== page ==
Xenomorph: The Birth of a Monster

The Xenomorph is perhaps the most terrifying creation in all of cinema.

There had been monsters before, and there would be monsters after, but does anything else really come close? Let us take a moment to consider. We have the iconic monsters of horror’s golden era. Frankenstein’s monster was at his most effective as a symbol of the misunderstood, and the scares were largely accidental, owing to the unfortunate brute’s giant frame and all round clumsiness. Nosferatu looked creepy enough, and F.W. Murnau’s expressionist vision was startling to say the least, but there is a romanticism to the character and an air of necessity to Count Orlok’s misdeeds.

Read Article →

VHS Reboots: A Nightmare on Elm Street

There are some productions, however, that are destined to fail; movies where artistry is so peripheral that those involved barely have a chance to make their mark. I’m talking about modern studio remakes, those films which serve no other purpose than to slash expenditure by saving on promotion and advertising. There’s nothing financially safer than a studio rehash, and as a consequence nothing lazier…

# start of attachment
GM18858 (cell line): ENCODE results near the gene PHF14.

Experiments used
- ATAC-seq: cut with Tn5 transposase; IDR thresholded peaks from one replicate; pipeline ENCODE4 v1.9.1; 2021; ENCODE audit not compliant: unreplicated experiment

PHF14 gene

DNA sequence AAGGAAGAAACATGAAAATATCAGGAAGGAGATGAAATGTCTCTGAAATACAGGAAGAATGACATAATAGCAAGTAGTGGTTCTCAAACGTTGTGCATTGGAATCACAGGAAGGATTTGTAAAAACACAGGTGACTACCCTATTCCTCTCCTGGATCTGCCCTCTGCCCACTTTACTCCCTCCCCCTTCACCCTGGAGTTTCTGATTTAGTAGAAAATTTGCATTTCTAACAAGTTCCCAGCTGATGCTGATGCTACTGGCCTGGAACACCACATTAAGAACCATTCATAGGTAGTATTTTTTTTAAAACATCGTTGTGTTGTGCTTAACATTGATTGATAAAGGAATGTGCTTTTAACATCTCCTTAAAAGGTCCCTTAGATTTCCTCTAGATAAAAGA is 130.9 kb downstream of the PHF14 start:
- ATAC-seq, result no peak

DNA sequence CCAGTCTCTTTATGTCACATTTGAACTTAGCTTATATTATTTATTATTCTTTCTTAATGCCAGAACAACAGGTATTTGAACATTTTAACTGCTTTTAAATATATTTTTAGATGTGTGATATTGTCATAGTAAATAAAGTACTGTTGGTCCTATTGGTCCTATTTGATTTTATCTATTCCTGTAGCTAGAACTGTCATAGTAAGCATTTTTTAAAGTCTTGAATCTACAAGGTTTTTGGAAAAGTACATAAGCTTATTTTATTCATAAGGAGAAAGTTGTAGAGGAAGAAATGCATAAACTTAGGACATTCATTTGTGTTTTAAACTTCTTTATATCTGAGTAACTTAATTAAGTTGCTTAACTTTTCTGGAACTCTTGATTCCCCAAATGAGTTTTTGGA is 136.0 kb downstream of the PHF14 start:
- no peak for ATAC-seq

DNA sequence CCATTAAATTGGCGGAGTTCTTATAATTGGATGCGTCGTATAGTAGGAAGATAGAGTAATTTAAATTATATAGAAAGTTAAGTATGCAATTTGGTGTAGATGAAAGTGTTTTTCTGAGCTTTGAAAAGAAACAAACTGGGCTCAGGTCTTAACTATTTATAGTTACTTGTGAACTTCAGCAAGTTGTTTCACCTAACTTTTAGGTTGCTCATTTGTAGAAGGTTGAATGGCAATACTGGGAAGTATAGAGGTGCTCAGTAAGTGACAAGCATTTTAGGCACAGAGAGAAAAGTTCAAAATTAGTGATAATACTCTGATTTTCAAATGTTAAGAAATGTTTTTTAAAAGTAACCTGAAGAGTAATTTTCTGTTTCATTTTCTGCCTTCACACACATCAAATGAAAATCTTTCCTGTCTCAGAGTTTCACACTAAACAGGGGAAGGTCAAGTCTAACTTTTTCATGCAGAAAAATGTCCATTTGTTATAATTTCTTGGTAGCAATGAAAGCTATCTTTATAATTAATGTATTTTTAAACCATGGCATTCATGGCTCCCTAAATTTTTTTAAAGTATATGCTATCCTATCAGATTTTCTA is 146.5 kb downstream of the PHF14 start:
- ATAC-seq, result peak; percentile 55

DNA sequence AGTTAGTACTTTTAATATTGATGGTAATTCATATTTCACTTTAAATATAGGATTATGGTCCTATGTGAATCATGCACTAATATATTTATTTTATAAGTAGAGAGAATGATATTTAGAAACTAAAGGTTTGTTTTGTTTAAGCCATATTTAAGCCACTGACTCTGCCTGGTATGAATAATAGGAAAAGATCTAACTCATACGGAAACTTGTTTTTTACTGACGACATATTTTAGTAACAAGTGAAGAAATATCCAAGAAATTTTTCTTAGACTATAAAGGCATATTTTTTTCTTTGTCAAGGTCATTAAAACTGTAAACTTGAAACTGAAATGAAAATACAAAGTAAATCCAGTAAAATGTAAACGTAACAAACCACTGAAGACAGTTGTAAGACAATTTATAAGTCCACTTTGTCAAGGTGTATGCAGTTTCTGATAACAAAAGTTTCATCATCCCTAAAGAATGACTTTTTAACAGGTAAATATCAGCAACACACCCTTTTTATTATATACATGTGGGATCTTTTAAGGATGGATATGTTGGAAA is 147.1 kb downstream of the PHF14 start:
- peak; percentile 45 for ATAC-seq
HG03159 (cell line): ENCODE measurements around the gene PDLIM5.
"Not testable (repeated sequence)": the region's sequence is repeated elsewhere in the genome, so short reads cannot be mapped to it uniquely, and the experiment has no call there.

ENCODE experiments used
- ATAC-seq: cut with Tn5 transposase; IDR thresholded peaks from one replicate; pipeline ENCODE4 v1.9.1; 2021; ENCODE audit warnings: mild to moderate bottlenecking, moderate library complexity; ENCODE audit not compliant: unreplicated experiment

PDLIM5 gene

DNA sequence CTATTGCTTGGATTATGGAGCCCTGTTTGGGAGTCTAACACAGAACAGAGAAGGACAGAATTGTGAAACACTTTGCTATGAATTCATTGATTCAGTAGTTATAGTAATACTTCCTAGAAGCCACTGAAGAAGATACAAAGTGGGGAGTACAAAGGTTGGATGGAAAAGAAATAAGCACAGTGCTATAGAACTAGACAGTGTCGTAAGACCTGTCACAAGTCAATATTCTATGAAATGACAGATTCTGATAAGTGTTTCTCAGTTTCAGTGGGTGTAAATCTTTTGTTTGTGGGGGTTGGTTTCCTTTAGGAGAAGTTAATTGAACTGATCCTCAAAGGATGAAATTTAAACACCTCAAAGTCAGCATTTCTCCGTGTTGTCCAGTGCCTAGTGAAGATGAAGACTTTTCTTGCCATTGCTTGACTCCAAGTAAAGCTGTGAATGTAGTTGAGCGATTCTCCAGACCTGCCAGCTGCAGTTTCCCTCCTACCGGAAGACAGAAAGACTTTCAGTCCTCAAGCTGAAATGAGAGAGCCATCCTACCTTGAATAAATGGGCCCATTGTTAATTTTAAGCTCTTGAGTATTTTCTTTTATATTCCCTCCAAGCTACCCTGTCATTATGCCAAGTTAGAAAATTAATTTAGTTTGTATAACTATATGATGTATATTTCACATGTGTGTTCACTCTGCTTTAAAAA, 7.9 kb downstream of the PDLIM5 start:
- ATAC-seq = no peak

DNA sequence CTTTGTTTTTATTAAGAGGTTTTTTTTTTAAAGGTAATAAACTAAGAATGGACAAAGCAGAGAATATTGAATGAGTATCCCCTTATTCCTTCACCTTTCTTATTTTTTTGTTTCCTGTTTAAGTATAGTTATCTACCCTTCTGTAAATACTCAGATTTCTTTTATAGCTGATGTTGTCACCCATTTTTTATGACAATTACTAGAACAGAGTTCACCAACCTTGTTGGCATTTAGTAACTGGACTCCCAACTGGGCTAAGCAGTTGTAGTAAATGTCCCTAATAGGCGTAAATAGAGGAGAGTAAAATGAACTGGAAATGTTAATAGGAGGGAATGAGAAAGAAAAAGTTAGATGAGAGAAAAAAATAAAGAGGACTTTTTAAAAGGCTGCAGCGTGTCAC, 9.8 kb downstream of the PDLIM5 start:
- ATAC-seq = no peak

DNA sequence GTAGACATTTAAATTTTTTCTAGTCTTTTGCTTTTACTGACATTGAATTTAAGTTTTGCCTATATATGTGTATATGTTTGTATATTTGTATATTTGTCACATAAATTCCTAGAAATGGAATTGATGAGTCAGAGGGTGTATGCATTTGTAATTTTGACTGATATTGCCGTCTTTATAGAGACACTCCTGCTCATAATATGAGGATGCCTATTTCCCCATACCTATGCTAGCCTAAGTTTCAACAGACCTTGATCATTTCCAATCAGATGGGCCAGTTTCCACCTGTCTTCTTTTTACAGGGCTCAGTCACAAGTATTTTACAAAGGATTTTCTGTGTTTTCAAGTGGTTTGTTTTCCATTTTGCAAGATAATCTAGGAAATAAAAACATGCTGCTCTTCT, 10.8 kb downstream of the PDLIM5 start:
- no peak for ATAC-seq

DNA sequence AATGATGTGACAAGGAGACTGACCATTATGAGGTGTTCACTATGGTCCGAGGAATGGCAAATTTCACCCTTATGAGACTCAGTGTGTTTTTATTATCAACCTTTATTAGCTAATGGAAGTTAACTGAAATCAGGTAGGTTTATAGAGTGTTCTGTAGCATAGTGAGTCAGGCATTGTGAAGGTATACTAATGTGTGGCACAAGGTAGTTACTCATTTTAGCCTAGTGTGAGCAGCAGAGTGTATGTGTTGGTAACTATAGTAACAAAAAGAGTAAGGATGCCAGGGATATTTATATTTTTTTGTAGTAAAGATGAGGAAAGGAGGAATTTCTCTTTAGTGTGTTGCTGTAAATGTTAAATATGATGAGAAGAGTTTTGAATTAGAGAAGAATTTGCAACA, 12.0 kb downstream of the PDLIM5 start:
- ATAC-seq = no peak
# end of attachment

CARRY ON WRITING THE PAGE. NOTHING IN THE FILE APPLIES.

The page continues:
Read Article →

A Nightmare on Elm Street 4: The Dream Master (1988)

In 1984 horror maestro Wes Craven unleashed one of the most terrifying characters to ever grace the horror lexicon.

Fred Krueger had all the right ingredients to keep you awake at night. A grotesquely deformed, razor-fingered child-killer, he was not the kind of merciful barbarian who would dispose of you with one brutal blow. This monster was gloriously sadistic, the big kid who had taken pulling legs off spiders to a whole new level.

Read Article →